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Genetic diversity and differentiation among populations of the Indian eri silkworm, Samia cynthia ricini, revealed by ISSR markers.

Vijayan K, Anuradha HJ, Nair CV, Pradeep AR, Awasthi AK, Saratchandra B, Rahman SA, Singh KC, Chakraborti R, Urs SR - J. Insect Sci. (2006)

Bottom Line: Samia cynthia ricini (Lepidoptera: Saturniidae), the Indian eri silkworm, contributes significantly to the production of commercial silk and is widely distributed in the Brahmaputra river valley in North-Eastern India.The high G(ST) value (0.657) among the populations combined with low gene flow contributes significantly to the genetic differentiation among the S. cynthia ricini populations.Based on genetic diversity, these populations can be considered as different ecotypes and in situ conservation of them is recommended.

View Article: PubMed Central - PubMed

Affiliation: Seribiotech Research Laboratory, Central Silk Board, CSB Campus, Kodathi, Carmelram PO, Bangalore, Karnataka, India. kvijayan01@yahoo.com

ABSTRACT
Samia cynthia ricini (Lepidoptera: Saturniidae), the Indian eri silkworm, contributes significantly to the production of commercial silk and is widely distributed in the Brahmaputra river valley in North-Eastern India. Due to over exploitation coupled with rapid deforestation, most of the natural populations of S. cynthia ricini are dwindling rapidly and its preservation has become an important goal. Assessment of the genetic structure of each population is a prerequisite for a sustainable conservation program. DNA fingerprinting to detect genetic variation has been used in different insect species not only between populations, but also between individuals within a population. Since, information on the genetic basis of phenotypic variability and genetic diversity within the S. cynthia ricini populations is scanty, inter simple sequence repeat (ISSR) system was used to assess genetic diversity and differentiation among six commercially exploited S. cynthia ricini populations. Twenty ISSR primers produced 87% of inter population variability among the six populations. Genetic distance was lowest between the populations Khanapara (E5) and Mendipathar (E6) (0.0654) and highest between Dhanubhanga (E4) and Titabar (E3) (0.3811). Within population, heterozygosity was higher in Borduar (E2) (0.1093) and lowest in Titabar (E3) (0.0510). Highest gene flow (0.9035) was between E5 and E6 and the lowest (0.2172) was between E3 and E5. Regression analysis showed positive correlation between genetic distance and geographic distance among the populations. The high G(ST) value (0.657) among the populations combined with low gene flow contributes significantly to the genetic differentiation among the S. cynthia ricini populations. Based on genetic diversity, these populations can be considered as different ecotypes and in situ conservation of them is recommended.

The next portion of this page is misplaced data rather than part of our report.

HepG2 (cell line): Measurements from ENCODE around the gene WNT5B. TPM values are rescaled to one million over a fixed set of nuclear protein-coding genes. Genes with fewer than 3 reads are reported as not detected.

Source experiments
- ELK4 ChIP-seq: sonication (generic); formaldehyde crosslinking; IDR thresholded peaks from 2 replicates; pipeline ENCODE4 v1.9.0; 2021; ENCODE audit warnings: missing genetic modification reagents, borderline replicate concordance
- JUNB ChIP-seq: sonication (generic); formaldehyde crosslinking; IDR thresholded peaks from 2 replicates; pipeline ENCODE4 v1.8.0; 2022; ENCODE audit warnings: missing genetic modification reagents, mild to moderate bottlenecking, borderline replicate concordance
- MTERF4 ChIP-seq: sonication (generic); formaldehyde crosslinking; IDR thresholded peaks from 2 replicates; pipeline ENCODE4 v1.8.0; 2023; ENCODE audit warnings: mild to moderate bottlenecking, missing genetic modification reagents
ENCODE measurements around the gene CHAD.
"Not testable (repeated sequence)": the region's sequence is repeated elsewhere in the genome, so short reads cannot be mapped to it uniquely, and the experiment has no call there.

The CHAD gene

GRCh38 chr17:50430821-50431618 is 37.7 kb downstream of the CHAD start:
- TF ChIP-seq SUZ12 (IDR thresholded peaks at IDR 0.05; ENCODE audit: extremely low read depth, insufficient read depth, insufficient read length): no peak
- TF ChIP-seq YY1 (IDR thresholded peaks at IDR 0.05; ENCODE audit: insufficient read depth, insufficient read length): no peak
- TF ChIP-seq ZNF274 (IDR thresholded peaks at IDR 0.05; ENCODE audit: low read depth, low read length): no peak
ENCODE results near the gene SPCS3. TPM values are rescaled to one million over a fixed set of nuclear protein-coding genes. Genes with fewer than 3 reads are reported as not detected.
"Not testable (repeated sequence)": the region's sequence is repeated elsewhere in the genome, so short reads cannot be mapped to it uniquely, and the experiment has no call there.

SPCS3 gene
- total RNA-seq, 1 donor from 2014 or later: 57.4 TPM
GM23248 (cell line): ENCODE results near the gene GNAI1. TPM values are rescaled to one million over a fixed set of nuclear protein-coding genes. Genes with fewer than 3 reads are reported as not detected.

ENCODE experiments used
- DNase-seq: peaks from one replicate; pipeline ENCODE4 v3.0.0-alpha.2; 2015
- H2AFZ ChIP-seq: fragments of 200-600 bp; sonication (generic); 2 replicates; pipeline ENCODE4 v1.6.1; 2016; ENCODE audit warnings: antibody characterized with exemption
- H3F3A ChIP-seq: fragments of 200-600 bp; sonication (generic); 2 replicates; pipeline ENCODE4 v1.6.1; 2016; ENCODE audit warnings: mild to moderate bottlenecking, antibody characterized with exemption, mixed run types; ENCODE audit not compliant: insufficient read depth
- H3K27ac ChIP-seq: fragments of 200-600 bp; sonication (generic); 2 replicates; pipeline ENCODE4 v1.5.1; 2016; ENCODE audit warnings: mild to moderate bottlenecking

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Dendrogram showing grouping of 60 individuals from six populations of S.c. ricini based on the genetic distance derived from ISSR markers. Bootstrap values were given at the fork of each group. E1–E6 was the six populations as given in Table 1. E1.1 – One individual from the population E1.
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i1536-2442-6-30-1-f04: Dendrogram showing grouping of 60 individuals from six populations of S.c. ricini based on the genetic distance derived from ISSR markers. Bootstrap values were given at the fork of each group. E1–E6 was the six populations as given in Table 1. E1.1 – One individual from the population E1.

Mentions: When all 60 individuals were taken for analysis without assigning any population status, the individuals grouped according to their population affinity (Fig. 4). None of the individuals changed its population cluster. The bootstrap values for each population were highly significant and varied from 65 to 100. The grouping of individuals within each population showed variation. Though the individuals of different populations grouped into sub groups, in most cases, the bootstrap values were insignificant. But significantly high bootstrap values (71–99%) were observed in the subgrouping of the E2 population.